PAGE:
The Grammy Award-winning group Eighth Blackbird has found the ideal musical genre to showcase their talents. A contemporary music sextet based out of Chicago, Eighth Blackbird boasts graduates from some of the finest musical schools in the country (Oberlin, Juilliard and the Curtis Institute) with the talent, ambition and willingness to experiment that throws a wrench at the common misconceptions that plague their art.
State College will have the opportunity to experience this fascinating sonic adventure that has garnered accolades from around the world when Eighth Blackbird performs at Schwab Auditorium.
If “contemporary classical music” gives you pause, it shouldn’t. According to flutist Tim Munro, it’s a nonfactor.
“The wonderful thing about ‘contemporary classical music’ or ‘new classical music’ is that it means absolutely nothing,” Munro said, “In other words, it means all things and everything. As an ensemble, we’re excited to reflect the diversity of the musical world in 2015, whether that is indie rock, African drumming, ’70s funk, folk ballads or 18th-century music.”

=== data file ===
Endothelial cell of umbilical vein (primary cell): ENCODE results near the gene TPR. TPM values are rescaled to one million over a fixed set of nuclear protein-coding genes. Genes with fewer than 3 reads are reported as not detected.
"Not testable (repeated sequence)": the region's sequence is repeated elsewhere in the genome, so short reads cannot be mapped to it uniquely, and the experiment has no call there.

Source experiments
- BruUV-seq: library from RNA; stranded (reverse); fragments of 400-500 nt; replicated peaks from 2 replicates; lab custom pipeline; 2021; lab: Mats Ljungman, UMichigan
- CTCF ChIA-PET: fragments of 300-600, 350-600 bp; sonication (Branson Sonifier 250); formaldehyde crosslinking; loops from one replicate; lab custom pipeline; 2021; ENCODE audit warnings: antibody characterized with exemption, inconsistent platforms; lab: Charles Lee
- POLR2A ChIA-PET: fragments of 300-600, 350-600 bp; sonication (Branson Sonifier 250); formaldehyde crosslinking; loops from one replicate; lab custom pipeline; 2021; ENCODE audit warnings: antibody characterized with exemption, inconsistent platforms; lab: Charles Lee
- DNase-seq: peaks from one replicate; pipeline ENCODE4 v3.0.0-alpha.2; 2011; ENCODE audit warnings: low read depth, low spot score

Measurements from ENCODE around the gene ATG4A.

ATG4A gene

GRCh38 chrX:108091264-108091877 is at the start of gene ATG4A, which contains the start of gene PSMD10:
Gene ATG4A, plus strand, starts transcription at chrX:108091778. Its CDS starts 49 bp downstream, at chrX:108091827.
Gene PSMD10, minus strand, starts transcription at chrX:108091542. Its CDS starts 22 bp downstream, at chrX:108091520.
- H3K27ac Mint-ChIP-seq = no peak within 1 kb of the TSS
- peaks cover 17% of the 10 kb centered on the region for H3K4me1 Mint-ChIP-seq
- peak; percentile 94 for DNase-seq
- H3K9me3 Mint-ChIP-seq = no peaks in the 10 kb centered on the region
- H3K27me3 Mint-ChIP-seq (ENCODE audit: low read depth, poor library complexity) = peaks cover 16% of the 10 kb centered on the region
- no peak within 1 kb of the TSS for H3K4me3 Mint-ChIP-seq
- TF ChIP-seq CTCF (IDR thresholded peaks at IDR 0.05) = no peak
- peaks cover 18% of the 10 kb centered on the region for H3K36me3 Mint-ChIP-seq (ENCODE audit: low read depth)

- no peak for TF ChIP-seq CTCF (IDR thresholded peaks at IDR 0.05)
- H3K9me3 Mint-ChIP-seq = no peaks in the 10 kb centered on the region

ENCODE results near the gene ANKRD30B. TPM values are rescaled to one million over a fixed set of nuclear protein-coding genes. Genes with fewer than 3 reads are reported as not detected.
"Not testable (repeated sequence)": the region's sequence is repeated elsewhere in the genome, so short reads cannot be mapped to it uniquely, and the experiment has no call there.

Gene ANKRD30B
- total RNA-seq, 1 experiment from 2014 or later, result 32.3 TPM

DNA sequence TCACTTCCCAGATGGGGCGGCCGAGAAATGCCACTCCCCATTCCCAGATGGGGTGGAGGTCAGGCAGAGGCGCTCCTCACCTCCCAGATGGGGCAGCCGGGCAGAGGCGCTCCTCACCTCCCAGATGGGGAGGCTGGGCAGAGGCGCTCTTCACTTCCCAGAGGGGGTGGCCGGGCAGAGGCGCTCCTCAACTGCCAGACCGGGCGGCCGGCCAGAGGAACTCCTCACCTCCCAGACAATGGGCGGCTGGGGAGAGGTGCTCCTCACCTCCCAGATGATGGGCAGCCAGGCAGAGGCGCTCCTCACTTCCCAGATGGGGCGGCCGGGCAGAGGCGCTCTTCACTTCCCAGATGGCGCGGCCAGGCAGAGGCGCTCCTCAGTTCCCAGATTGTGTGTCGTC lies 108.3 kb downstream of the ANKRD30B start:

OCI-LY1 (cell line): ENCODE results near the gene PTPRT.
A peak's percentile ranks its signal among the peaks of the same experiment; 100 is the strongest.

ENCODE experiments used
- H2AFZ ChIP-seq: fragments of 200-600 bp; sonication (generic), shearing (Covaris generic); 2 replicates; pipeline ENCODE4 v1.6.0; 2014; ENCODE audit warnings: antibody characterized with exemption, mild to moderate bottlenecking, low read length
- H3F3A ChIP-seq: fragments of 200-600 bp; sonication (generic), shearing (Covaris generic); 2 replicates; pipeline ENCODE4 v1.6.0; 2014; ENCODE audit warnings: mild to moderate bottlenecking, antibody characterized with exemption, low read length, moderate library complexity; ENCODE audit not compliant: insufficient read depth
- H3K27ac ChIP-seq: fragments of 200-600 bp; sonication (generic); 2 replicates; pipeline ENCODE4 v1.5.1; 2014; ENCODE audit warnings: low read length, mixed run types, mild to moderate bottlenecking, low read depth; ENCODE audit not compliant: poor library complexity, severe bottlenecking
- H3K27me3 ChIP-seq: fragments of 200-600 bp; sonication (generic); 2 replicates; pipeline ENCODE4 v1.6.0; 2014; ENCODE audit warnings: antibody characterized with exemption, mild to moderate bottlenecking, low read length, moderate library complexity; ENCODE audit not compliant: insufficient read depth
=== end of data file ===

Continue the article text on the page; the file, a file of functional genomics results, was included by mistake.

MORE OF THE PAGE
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Munro said Eighth Blackbird has been fighting the stuffy notions of the classical music genre since the group started.
“Audiences are still apprehensive of us,” he said. “Our intention is to create shows that will engage audiences from all backgrounds, whether they walked in off the street with no idea of who we are, or whether they have our complete back catalog. There are plenty of fun, easy-pleasing bows in our quiver, but we also want to jab people occasionally, give them a little friendly provocation, just as you might add hops to a beer, or give a short story a twist in its tail. We like to think that our programs balance the sass with the sweet.”
The sort of music that Eighth Blackbird plays is inherently complex. As if Eighth Blackbird’s live shows weren’t already exciting enough in their unpredictability, the musicians also pride themselves on studying and knowing every musical note.
“One of the marvelous things about the music world now is that absolutely nothing is off the table for any ensemble,” Munro said. “One unique thing that we bring is a willingness to memorize quite difficult music, which leaves us flexible and free to incorporate physical movement into our performances.
“Some potential audience members might write us off as ‘avant-garde’ musicians, producing music that screeches and grunts and is full of dissonance and wildness,” Munro said, “but I might encourage them to come and experience Eighth Blackbird live, because we might be many things, but we are not stuffy and self-serious.”